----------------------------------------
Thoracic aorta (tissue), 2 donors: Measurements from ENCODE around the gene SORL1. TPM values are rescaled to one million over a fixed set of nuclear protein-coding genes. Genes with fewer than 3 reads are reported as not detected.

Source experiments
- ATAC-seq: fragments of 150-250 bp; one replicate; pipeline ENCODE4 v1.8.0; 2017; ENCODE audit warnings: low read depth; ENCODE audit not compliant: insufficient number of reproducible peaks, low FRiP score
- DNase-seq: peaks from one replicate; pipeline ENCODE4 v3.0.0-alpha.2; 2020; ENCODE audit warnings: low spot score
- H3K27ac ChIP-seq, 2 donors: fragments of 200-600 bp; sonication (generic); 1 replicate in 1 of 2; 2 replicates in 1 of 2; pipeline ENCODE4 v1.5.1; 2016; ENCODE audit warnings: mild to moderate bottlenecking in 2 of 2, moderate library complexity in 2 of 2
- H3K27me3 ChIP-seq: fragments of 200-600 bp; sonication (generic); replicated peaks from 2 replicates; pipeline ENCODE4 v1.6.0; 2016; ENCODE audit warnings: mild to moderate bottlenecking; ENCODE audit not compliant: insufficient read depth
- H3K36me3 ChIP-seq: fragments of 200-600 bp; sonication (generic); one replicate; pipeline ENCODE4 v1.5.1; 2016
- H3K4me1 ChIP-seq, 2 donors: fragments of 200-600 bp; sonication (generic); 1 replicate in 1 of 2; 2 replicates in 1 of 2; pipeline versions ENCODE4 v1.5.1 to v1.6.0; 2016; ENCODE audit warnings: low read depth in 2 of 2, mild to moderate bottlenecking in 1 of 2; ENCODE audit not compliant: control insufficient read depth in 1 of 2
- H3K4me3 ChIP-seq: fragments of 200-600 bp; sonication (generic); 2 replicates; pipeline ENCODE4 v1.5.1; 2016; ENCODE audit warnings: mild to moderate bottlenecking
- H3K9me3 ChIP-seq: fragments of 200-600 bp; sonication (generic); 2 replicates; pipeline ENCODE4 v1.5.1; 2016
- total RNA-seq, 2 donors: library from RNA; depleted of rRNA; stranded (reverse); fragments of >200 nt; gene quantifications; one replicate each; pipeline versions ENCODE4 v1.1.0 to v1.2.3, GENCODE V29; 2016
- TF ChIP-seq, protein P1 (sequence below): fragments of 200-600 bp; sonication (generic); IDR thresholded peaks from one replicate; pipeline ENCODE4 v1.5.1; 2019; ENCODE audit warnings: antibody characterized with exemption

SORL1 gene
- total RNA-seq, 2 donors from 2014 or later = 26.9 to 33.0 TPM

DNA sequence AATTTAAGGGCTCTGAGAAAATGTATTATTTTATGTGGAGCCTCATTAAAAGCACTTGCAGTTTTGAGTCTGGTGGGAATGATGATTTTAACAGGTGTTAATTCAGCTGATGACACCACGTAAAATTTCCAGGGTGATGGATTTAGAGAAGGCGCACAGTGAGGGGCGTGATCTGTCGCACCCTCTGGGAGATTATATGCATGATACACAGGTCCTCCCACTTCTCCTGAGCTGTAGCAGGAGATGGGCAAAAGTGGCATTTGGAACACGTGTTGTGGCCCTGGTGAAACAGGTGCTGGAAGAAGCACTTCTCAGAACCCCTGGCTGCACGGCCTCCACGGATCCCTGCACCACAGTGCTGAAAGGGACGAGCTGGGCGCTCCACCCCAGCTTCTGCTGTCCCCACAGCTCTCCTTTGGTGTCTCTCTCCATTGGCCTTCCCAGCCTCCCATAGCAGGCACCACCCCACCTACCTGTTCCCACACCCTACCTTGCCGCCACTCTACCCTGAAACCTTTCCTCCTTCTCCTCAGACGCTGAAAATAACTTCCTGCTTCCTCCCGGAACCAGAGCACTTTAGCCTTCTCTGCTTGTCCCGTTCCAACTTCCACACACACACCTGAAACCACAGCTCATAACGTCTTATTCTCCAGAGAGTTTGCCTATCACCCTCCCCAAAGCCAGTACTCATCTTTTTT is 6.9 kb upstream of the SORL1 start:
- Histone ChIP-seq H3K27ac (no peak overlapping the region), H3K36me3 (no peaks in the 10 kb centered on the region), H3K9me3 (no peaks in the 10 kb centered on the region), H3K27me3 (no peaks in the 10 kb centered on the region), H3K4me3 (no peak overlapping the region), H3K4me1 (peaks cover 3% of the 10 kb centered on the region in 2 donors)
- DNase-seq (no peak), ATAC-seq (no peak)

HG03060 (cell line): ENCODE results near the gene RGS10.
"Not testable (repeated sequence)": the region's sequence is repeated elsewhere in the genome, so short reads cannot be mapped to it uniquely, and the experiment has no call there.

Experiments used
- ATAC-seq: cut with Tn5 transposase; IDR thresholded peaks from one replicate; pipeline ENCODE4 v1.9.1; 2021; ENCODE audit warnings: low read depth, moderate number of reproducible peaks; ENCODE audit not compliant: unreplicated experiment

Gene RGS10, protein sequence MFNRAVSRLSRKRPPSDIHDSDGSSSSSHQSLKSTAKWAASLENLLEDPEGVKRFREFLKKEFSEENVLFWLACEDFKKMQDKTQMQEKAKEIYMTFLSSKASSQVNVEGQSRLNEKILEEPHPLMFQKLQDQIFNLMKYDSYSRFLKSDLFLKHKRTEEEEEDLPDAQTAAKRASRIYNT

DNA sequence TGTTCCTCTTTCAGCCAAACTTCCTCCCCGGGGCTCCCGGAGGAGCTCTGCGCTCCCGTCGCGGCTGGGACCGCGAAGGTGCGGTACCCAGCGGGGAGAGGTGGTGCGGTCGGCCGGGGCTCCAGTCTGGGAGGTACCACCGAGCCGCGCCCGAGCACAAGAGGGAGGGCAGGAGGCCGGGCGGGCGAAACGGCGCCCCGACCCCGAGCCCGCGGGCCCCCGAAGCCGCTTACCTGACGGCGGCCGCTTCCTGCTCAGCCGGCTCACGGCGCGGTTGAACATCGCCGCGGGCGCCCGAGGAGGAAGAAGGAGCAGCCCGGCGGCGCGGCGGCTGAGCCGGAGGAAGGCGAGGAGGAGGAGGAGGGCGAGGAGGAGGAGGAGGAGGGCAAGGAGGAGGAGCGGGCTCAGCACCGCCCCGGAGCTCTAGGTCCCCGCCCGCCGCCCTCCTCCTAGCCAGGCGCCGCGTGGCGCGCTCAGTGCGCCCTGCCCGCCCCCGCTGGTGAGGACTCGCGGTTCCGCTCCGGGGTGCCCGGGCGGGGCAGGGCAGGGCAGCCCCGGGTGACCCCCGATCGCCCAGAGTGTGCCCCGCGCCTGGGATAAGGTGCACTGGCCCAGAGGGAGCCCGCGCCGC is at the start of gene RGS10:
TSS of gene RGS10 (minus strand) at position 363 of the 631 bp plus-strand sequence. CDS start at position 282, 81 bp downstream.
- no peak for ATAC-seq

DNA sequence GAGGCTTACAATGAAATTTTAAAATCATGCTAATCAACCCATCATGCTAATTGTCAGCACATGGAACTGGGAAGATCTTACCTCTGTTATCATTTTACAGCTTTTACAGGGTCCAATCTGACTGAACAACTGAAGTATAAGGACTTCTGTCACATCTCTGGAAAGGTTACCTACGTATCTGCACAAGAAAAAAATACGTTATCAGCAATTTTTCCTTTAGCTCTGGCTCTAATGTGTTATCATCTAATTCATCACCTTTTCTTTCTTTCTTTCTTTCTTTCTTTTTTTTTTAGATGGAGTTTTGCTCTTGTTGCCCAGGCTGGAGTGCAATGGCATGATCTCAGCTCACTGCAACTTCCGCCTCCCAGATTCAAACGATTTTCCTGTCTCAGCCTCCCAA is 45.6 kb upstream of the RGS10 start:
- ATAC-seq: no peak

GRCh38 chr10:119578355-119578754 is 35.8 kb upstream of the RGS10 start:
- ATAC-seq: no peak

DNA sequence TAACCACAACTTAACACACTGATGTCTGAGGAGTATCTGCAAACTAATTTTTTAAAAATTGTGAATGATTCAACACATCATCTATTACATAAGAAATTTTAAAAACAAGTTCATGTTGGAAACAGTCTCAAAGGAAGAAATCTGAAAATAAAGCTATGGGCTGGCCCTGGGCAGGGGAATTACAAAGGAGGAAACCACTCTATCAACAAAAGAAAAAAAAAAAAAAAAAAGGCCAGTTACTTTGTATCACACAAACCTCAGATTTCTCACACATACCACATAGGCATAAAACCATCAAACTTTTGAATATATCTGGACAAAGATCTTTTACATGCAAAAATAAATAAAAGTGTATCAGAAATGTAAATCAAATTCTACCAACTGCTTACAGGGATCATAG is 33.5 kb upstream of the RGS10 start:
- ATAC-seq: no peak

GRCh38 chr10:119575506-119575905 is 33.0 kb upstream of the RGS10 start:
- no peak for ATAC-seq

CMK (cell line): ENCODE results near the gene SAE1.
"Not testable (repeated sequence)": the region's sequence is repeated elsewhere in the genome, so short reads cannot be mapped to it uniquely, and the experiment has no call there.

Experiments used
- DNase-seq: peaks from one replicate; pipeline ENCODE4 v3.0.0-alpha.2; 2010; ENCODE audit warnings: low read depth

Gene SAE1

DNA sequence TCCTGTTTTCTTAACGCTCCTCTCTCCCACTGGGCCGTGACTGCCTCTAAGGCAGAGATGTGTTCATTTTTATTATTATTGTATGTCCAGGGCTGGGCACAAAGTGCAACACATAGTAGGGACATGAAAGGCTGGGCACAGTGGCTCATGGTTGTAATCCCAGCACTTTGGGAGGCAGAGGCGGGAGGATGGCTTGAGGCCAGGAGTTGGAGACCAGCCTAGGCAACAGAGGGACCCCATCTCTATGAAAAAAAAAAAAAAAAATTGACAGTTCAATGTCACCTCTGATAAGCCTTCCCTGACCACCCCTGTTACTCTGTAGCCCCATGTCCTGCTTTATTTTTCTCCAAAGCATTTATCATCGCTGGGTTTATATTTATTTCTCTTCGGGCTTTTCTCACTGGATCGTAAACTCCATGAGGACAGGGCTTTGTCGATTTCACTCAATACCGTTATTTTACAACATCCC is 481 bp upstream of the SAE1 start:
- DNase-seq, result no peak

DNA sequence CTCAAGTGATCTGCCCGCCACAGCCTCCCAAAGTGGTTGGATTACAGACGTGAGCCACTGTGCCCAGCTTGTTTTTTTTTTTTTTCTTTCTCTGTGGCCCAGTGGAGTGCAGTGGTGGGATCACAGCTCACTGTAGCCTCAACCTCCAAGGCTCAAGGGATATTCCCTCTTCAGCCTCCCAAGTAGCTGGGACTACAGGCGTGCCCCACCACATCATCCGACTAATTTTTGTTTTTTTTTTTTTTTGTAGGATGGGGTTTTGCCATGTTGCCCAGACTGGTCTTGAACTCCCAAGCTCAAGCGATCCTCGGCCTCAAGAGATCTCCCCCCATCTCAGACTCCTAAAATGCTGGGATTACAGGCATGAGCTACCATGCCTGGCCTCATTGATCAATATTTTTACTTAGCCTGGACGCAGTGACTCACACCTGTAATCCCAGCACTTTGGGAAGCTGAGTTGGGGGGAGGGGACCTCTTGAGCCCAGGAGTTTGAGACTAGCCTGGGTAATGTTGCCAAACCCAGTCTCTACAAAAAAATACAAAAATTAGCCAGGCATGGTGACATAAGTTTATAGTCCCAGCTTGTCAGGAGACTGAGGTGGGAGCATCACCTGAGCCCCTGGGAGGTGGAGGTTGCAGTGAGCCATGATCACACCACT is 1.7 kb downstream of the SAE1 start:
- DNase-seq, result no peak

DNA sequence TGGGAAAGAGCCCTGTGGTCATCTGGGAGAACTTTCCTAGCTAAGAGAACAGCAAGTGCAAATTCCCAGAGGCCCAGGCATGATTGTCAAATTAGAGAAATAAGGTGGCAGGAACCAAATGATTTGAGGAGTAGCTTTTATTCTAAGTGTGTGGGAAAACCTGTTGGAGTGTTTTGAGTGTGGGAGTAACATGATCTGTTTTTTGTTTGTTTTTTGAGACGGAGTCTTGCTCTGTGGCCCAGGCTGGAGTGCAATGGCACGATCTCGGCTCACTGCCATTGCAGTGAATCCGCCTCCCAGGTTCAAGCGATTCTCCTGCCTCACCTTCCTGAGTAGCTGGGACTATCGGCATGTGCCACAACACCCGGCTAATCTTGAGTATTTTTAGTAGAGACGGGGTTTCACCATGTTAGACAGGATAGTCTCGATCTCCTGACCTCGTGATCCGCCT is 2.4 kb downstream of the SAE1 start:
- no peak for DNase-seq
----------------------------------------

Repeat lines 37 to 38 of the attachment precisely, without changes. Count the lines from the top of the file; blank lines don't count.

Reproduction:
- DNase-seq: peaks from one replicate; pipeline ENCODE4 v3.0.0-alpha.2; 2010; ENCODE audit warnings: low read depth

Gene SAE1